No, I’m not talking about that kind of ‘size’. Get your minds out of the gutter. I’m talking about book length. I was on Amazon the other day and noticed that Cynthia Eden had a new release called, The Wolf Within. After buying the book (she’s one of my favorite paranormal romance authors), I noticed that some of the reviewers referred to it as a NOVELLA. Blink. The book is approx. 60,000 words. That’s NOT a novella. That’s a category length book.
Anyway, it made me realize that I don’t think a lot of readers know the differences between book lengths. So I’m going to try to clear up some of the confusion with this post. Wish me luck.
Back in the day, I used to write novellas for Kensington Brava. This was when the late, great Kate Duffy was the main romance editor at the publishing house. Novellas for Brava at the time were running from 20 to 30K in length. I’m sure some stretched over that higher number, but the minimum was 20K for their anthology stories. There were three stories in each anthology and they charged $14 per anthology, which worked out to be a little over $4.50 per story. Yep, you read that right–$4.50. My novellas for Ellora’s Cave were priced even higher. (Keep that in mind, the next time you see a novella priced at $2.99 or $3.99. 😉
Back to my original point, the higher length for novellas in general tends to be around 40K/45K. Are their exceptions? Sure, but once you venture into the 50,000 word range you’re hitting what is known as ‘CATEGORY LENGTH’. This term was coined by Harlequin, I believe. It was used to describe a mid-length book. (ie Longer than a novella, but shorter than a novel.) These books are priced between $3.50 (publisher site price and Walmart) to $5.75. The word count ranges from 50K to 75K. They oftentimes are (and should be) priced a little higher than a novella. Novels start at the 80k length and go all the way to 200K. Though to be honest, if your book is hitting the 175 to 200K range, it might be time to break it up into TWO novels. Again, there are exceptions ***coughHarryPottercough***. Finally, there are short stories, which are at the other end of the spectrum. They can be anywhere from 1000 words to 14K. Once you hit 15K you’re starting to inch into novella range again.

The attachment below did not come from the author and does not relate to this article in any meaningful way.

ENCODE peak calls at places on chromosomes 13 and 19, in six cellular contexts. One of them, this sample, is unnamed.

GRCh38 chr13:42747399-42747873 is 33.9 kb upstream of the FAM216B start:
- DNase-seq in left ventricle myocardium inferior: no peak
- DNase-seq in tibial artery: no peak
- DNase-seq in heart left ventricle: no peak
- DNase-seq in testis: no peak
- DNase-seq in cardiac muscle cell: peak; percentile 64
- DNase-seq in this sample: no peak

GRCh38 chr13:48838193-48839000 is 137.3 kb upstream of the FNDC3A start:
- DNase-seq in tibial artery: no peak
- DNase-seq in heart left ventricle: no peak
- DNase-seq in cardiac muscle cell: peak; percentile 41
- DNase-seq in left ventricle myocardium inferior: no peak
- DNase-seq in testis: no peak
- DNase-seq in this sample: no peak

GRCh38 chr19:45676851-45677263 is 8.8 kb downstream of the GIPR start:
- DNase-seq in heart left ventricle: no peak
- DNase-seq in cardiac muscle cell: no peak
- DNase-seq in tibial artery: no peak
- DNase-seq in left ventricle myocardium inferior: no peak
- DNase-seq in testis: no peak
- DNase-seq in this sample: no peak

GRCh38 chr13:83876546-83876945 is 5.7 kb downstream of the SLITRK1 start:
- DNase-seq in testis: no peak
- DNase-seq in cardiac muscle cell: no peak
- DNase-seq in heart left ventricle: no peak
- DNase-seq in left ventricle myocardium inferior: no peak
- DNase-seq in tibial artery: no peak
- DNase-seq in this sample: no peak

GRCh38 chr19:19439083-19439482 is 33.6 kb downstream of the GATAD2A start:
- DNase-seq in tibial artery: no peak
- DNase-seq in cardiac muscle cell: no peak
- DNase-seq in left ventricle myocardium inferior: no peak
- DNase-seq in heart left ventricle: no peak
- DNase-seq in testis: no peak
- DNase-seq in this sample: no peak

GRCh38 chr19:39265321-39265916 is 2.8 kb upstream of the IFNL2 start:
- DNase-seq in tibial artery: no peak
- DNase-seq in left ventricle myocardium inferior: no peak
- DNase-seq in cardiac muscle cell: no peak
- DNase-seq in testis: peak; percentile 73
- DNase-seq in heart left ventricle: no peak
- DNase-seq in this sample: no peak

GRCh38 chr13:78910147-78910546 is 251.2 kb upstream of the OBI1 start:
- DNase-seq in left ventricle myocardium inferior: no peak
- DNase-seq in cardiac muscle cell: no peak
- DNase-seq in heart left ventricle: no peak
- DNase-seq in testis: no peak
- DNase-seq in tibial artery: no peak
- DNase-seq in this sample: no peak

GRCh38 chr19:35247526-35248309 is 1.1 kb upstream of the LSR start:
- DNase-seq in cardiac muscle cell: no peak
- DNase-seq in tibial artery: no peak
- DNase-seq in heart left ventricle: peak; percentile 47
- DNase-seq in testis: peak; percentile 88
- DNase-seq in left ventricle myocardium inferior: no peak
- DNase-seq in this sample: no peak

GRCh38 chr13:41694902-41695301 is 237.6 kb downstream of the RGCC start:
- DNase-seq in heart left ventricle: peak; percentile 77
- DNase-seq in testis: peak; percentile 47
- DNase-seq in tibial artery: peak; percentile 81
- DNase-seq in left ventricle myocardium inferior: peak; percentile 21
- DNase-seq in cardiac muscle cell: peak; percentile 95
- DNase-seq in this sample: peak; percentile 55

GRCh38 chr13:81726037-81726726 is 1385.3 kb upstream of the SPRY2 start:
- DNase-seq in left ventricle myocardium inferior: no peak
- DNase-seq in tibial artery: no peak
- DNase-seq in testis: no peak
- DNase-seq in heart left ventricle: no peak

These word counts were developed so that paperback book/magazine lengths could be determined. With the onset of Indie publishing, it’s changed how readers and authors view book length. It’s also changed the value of books. There’s a fine line between valuing and undervaluing work. As an author, I try very hard to balance value with profit. I charge less than what my professional publishers charged because I want readers to feel like they’re getting a good deal. Personally, I LOVE getting a good deal. At the same time, I don’t want readers to think that I work for free–or that I ‘should’ work for free. (That’s CRAZY talk.) Writing is my passion, but it’s also my profession.
For the first time in the history of publishing, midlist authors are making a living with their writing. It’s a great time to be a writer. It’s also a great time to be a reader. 🙂 Authors (like readers) are trying to find their way in this new ‘world’. That means experimenting with book lengths, covers, prices, etc. Most authors aren’t trying to rip anyone off. They want to make their readers happy. (I know I do.) They also want to grow their readership. But it takes time to figure everything out. I know I’m still working on it and my first ebook came out in 2003.